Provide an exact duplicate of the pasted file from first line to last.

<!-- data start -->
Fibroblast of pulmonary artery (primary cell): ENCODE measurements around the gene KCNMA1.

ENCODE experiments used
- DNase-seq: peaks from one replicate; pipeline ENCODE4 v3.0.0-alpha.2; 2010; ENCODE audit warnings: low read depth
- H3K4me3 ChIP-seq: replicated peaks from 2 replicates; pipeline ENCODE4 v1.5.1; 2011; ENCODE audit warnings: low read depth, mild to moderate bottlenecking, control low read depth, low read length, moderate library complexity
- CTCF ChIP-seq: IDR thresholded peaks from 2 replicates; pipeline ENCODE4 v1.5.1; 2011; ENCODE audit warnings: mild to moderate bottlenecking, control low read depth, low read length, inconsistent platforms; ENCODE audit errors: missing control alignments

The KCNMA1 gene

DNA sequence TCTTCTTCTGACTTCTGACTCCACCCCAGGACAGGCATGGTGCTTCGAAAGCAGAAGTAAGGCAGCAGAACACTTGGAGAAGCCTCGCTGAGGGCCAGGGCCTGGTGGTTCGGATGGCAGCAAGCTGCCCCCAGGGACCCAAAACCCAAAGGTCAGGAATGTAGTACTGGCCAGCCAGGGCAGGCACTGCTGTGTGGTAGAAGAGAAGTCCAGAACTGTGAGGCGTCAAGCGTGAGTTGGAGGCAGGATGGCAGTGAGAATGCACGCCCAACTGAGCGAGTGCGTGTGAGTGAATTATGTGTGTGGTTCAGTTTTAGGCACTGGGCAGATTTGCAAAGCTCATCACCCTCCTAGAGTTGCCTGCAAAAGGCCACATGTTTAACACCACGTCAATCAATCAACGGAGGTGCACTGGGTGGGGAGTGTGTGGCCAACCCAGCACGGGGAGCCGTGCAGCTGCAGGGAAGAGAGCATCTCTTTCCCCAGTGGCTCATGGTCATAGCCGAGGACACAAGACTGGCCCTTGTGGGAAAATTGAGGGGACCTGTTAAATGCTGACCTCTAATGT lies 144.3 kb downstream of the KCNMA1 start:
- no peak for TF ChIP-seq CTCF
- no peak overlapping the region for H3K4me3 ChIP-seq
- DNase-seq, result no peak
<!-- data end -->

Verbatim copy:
Fibroblast of pulmonary artery (primary cell): ENCODE measurements around the gene KCNMA1.

ENCODE experiments used
- DNase-seq: peaks from one replicate; pipeline ENCODE4 v3.0.0-alpha.2; 2010; ENCODE audit warnings: low read depth
- H3K4me3 ChIP-seq: replicated peaks from 2 replicates; pipeline ENCODE4 v1.5.1; 2011; ENCODE audit warnings: low read depth, mild to moderate bottlenecking, control low read depth, low read length, moderate library complexity
- CTCF ChIP-seq: IDR thresholded peaks from 2 replicates; pipeline ENCODE4 v1.5.1; 2011; ENCODE audit warnings: mild to moderate bottlenecking, control low read depth, low read length, inconsistent platforms; ENCODE audit errors: missing control alignments

The KCNMA1 gene

DNA sequence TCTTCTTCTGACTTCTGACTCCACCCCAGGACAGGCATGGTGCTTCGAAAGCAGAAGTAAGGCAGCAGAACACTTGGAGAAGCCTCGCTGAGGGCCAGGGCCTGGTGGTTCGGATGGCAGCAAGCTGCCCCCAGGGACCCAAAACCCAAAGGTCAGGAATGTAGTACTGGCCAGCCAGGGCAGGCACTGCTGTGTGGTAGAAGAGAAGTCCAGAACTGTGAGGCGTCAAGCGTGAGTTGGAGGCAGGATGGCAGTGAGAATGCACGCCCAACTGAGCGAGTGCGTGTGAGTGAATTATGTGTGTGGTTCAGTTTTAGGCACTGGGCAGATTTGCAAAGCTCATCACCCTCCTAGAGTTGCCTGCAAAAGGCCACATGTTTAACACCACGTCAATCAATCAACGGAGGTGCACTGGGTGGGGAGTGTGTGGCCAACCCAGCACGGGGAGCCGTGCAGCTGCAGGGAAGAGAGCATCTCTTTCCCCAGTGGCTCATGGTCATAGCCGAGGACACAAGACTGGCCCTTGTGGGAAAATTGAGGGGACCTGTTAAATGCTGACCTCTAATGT lies 144.3 kb downstream of the KCNMA1 start:
- no peak for TF ChIP-seq CTCF
- no peak overlapping the region for H3K4me3 ChIP-seq
- DNase-seq, result no peak